Supervisors are appointed to look after investors' interests for some types of financial products and the interests of residents of retirement villages. Supervisors covered by the Financial Markets Supervisors Act 2011 (the FMS Act) are those who supervise the following:
Registered schemes, in these categories include KiwiSaver schemes; non-fund schemes; specified managed funds; superannuation schemes and retirement villages.
Trustees of restricted KiwiSaver schemes are not covered by the FMS Act. Under the requirements of the FMC Act 2013, restricted schemes must have a licensed independent trustee. See independent trustees for more information.
Supervisors must comply with the Financial Markets Supervisors Act 2011 (the FMS Act) and supporting regulations. Read more about your obligations.
The FMC Act Part 4 provisions and obligations apply to supervisors. See our governance pages for more information. Supervisors must comply with the Financial Markets Supervisors Act 2011 (the FMS Act) and supporting regulations.
Compliance involves the following activities:
Reporting to us at least once every 6 months. The reports ensure we are aware of any changes which may affect supervisors' ability to perform their role to the required standard. It also satisfies us that supervisors are meeting their obligations (See section 25 of the FMS Act). The regulations provide further detail on the matters that are covered in a supervisor's report.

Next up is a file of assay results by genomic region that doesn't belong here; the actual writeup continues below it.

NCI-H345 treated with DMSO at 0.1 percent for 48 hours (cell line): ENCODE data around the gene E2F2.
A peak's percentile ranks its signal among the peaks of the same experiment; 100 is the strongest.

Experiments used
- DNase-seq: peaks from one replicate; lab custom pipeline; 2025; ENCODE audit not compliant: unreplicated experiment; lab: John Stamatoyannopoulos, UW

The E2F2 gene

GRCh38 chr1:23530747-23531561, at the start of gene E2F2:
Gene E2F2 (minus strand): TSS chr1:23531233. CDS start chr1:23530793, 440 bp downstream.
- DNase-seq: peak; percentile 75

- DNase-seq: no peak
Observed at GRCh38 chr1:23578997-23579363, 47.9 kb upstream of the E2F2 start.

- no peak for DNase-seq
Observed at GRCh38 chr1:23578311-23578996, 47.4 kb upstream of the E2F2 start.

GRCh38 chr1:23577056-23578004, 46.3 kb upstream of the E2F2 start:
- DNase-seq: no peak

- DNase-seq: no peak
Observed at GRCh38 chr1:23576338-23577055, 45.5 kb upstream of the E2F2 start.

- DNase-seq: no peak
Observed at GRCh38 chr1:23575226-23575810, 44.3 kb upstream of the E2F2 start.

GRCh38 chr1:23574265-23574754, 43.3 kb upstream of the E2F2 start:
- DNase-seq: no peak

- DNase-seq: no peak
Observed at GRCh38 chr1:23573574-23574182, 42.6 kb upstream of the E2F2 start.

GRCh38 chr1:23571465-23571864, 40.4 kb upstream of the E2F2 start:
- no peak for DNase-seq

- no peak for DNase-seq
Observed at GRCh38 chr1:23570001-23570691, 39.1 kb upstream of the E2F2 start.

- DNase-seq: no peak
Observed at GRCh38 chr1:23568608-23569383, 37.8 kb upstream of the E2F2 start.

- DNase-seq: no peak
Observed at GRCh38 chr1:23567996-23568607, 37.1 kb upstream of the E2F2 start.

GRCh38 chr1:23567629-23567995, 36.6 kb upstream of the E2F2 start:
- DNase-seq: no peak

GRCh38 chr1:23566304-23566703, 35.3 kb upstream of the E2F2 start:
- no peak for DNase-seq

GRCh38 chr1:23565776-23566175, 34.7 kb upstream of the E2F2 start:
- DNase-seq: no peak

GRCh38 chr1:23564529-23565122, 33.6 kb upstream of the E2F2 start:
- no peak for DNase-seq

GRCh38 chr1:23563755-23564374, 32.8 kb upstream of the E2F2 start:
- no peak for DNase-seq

Report to us right away where supervisors believe:
they have or may have breached their obligations (section 26(1)(a) of the FMS Act) or
a material change of circumstances has or may have occurred, or may be likely to occur, for the licensee (section 26(1)(b) of the FMS Act) or
the information provided for a licence application was, or may have been, wrong, misleading or incomplete (section 26(1)(c) of the FMS Act).
Disclose to us where the relevant issuer being supervised is, or is likely to become insolvent (section 204, FMC Act) or is in material contravention of their obligations (section 203 of the FMC Act).
Supervisors must also tell us how they plan to respond if there is a contravention or insolvency. In such situations, we have the power to take action to protect the investors' interests.
Reports on issuer breaches
Disclosing contraventions or potential contraventions by issuers is an important part of the licensing regime. It enables us to monitor the extent and nature of non-compliance by the issuers being supervised; assess whether the supervisor has adequate plans to respond to a breach; monitor the effectiveness of that action; if necessary work collaboratively, where appropriate, with supervisors to ensure they take steps to address any breach.
When to report
Under section 203 of the FMC Act, the supervisor of a debt security or registered scheme must report to us a material contravention, or a possible material contravention, of an issuer’s obligations. The supervisor must also tell how they plan to act, and the timeline for the action. The obligation to report contains a materiality threshold, which requires a judgment to be made. We recommend a supervisor takes a precautionary approach and matters are reported where they have begun an internal discussion between supervisor staff as to whether the matter is material or not. This approach is consistent with:
the purpose and function of section 203 reports
a focus on investor protection
the development of a mutually supportive relationship between us and supervisors.